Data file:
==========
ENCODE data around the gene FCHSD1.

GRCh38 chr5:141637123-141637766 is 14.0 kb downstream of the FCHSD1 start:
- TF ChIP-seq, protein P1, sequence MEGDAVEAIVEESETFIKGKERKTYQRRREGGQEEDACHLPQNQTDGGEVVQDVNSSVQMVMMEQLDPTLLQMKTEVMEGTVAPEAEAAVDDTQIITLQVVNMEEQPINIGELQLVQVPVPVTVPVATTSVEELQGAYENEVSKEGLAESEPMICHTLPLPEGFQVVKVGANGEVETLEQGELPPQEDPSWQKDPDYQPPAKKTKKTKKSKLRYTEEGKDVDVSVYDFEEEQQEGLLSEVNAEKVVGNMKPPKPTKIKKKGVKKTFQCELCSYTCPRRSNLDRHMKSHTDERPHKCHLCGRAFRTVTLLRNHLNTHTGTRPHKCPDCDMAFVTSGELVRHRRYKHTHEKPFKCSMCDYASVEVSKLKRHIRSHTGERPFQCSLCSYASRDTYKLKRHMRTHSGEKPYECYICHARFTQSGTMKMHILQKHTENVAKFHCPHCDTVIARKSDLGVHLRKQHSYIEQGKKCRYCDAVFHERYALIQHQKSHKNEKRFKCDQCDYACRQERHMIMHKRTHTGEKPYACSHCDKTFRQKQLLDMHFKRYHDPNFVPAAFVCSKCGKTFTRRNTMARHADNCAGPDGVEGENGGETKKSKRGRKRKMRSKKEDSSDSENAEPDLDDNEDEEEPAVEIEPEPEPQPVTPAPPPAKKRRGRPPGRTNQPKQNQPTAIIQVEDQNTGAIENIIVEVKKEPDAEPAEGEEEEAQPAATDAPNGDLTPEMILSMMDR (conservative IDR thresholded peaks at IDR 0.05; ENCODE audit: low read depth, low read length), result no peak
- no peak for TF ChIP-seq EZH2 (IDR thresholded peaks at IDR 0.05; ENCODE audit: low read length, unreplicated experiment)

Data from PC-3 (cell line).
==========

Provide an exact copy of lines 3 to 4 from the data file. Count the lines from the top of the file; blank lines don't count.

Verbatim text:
- TF ChIP-seq, protein P1, sequence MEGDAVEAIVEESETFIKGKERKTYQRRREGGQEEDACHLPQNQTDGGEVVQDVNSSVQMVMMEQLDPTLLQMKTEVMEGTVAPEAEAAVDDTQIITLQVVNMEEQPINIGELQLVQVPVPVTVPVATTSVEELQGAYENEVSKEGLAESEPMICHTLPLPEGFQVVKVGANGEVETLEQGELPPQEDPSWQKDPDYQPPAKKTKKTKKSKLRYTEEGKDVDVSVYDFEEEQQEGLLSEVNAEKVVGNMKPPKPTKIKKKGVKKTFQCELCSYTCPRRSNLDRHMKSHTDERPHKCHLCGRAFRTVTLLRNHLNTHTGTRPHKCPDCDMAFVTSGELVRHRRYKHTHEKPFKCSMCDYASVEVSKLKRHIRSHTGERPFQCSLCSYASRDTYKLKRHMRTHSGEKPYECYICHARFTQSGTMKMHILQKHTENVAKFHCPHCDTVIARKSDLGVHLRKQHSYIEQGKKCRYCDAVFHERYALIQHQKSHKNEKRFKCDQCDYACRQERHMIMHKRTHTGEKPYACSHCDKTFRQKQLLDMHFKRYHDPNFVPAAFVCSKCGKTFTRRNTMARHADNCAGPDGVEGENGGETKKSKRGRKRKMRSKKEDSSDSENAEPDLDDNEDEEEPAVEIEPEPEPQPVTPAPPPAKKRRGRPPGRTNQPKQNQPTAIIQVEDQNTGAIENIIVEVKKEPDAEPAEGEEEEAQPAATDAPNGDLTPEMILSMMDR (conservative IDR thresholded peaks at IDR 0.05; ENCODE audit: low read depth, low read length), result no peak
- no peak for TF ChIP-seq EZH2 (IDR thresholded peaks at IDR 0.05; ENCODE audit: low read length, unreplicated experiment)